That's the title of a report in today's Tennessean written by Brian Haas. It's subtitled, "State hasn't put a prisoner to death in 4 years. A new drug could change that, but it's in short supply, too." It's also available from WBIR-TV. Here's the beginning:
Tennessee’s barely functioning death penalty is on the verge of revival after state officials finally settled on a new lethal injection drug and scheduled a man to die for the first time in more than a year.
But the state’s new method is already running into trouble in other states, thanks to new problems acquiring drugs for executions.
The state hasn’t had any drugs to perform lethal injections since its supply of sodium thiopental was seized by federal law enforcement agencies in April 2011 over questions about how it was obtained. It hasn’t put anyone to death in nearly four years and hadn’t had an execution scheduled since February 2012.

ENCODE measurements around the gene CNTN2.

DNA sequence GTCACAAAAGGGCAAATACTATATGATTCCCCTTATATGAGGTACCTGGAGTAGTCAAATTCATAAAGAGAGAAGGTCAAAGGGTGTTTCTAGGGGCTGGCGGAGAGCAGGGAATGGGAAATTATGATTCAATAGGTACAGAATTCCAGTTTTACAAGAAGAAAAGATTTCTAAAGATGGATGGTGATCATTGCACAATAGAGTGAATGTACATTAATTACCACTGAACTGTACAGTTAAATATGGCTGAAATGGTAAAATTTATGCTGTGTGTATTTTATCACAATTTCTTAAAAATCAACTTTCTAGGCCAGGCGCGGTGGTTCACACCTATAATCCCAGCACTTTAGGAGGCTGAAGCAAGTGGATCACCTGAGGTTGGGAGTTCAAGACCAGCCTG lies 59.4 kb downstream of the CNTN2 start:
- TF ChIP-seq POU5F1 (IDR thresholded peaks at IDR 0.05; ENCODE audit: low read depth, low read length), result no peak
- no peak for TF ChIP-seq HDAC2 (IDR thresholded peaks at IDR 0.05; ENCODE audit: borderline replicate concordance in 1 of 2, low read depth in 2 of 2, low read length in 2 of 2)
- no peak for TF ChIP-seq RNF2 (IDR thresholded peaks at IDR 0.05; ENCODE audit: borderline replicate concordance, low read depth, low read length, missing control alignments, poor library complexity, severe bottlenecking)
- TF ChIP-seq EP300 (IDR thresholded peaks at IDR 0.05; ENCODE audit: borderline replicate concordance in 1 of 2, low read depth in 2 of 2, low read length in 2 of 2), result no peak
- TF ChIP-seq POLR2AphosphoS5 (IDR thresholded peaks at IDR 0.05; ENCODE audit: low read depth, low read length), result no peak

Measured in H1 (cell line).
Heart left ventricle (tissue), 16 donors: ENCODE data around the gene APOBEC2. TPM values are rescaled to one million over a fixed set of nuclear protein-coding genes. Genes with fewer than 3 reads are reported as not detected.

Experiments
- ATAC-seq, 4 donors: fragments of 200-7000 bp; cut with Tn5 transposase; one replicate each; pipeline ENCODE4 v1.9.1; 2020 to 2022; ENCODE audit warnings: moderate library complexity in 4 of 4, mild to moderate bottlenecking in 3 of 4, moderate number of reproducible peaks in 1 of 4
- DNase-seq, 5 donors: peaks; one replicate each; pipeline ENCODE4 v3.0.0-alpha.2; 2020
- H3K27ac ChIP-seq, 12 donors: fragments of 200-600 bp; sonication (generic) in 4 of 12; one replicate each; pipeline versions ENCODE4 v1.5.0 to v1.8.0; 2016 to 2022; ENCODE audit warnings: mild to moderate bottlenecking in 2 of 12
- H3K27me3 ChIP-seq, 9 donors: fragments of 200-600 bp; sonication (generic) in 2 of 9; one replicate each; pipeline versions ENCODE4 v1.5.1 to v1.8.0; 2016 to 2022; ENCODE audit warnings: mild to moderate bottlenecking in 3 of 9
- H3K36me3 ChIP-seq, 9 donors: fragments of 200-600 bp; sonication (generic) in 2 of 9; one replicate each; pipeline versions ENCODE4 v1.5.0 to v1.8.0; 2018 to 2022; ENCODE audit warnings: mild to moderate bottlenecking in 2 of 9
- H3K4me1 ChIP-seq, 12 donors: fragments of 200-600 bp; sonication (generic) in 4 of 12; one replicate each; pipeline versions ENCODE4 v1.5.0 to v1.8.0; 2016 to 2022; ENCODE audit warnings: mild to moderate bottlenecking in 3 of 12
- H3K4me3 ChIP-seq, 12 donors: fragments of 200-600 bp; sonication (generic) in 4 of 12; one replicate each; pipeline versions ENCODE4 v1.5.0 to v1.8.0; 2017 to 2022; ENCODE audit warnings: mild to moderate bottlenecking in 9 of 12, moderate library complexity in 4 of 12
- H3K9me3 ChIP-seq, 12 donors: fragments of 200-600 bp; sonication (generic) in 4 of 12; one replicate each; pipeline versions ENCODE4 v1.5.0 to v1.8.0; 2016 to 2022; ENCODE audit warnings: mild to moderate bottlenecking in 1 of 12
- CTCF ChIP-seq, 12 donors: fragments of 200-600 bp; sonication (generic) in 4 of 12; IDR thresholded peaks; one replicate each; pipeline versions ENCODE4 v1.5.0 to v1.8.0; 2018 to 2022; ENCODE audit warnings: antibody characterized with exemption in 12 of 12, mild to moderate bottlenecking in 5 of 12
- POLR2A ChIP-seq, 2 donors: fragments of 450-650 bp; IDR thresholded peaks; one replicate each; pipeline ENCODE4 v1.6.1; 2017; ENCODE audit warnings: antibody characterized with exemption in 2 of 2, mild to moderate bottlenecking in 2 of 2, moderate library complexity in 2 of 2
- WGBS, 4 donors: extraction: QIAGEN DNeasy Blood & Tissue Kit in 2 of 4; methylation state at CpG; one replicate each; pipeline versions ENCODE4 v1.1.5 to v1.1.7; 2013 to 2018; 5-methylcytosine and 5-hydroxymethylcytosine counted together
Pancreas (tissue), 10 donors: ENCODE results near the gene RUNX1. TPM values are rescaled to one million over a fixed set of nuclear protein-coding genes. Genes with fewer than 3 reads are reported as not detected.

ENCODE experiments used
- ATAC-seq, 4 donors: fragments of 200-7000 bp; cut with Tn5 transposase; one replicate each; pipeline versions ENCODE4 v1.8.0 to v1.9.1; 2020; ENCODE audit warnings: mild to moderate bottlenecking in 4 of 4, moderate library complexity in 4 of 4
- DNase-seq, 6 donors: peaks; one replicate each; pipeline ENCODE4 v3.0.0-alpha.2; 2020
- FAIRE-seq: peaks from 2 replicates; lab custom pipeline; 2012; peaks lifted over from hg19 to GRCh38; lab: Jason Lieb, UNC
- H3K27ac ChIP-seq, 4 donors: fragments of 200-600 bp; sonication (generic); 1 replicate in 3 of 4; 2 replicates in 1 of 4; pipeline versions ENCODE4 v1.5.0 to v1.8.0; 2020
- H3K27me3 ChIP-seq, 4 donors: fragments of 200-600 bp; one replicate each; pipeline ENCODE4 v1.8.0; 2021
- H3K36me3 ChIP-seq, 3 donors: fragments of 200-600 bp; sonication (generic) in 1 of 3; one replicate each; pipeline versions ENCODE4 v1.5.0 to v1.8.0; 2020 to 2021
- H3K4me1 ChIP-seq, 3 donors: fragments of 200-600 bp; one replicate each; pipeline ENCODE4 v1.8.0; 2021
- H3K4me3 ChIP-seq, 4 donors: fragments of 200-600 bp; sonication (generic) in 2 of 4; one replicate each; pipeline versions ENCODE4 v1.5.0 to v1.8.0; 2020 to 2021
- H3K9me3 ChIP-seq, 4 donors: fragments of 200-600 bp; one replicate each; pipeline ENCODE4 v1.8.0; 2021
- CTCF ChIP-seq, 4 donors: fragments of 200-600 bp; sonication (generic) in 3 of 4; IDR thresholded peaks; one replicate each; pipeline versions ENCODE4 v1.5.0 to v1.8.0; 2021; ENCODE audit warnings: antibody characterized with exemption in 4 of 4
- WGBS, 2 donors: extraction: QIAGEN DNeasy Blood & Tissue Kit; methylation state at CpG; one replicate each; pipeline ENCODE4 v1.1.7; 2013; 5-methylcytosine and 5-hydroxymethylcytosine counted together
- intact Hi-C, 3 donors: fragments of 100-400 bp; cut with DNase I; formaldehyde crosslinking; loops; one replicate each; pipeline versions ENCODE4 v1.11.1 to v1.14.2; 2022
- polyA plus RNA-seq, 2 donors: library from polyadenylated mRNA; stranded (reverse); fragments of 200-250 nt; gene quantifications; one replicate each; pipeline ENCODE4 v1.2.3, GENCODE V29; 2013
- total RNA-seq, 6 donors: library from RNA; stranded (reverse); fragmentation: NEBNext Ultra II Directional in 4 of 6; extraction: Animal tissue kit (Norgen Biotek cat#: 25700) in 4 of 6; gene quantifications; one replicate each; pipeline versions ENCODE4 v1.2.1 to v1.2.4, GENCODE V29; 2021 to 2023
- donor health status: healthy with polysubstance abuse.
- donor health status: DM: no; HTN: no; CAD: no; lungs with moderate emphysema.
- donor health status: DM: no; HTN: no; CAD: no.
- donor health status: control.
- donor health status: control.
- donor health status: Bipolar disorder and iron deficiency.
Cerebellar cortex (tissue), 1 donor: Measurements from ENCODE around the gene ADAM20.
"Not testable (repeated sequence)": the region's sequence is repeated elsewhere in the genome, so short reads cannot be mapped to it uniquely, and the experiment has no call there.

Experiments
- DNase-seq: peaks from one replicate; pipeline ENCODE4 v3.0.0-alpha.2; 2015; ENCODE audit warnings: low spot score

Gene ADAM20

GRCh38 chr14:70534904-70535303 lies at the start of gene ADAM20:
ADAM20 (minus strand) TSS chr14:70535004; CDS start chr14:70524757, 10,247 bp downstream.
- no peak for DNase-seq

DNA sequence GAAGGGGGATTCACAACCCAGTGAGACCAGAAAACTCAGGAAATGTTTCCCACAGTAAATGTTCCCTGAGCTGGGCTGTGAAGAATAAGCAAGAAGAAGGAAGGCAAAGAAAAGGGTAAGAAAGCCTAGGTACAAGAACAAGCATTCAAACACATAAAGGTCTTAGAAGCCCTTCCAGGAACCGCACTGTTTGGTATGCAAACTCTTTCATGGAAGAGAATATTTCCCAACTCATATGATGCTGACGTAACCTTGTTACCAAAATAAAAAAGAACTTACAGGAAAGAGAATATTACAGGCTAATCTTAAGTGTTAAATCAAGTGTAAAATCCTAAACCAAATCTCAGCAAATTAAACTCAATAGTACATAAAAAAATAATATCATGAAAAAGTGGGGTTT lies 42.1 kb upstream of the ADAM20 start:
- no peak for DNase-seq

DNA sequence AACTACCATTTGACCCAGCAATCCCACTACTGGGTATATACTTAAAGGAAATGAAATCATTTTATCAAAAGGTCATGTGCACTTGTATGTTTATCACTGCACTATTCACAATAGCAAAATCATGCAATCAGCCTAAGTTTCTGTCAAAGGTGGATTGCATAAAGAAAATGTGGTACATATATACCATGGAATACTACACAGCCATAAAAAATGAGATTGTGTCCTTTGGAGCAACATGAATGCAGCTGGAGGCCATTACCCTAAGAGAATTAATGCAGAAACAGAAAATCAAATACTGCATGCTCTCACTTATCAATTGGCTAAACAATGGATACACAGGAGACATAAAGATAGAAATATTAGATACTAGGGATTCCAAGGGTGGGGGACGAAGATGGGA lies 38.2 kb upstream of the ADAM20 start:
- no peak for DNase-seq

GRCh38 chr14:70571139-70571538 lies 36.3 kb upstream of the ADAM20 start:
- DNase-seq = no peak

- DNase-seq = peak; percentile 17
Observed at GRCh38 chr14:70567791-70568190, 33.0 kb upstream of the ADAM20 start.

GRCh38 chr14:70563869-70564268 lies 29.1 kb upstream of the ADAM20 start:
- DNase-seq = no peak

But last month, the state said it had solved its lethal injection drug problem by switching to pentobarbital, an anesthetic most commonly used to euthanize pets. State officials scheduled Nickolus Johnson, convicted of killing a policeman in Bristol in 2004, to die on April 22, 2014, at 7:10 p.m.
That year-and-a-half delay came in part so Tennessee corrections officials could see how the new drug stood up to challenges in states such as Ohio and Texas. State officials also were waiting for a law to keep information about how the state obtained its lethal injection drugs secret from the public.
If Tennessee were to clear those legal hurdles, it would open the door to begin the process of putting Johnson and 78 other convicted murderers to death. The condemned — 78 men and one woman — have been waiting on death row an average of just under 20 years, seven of them for more than three decades.
Earlier coverage from Tennessee begins at the link.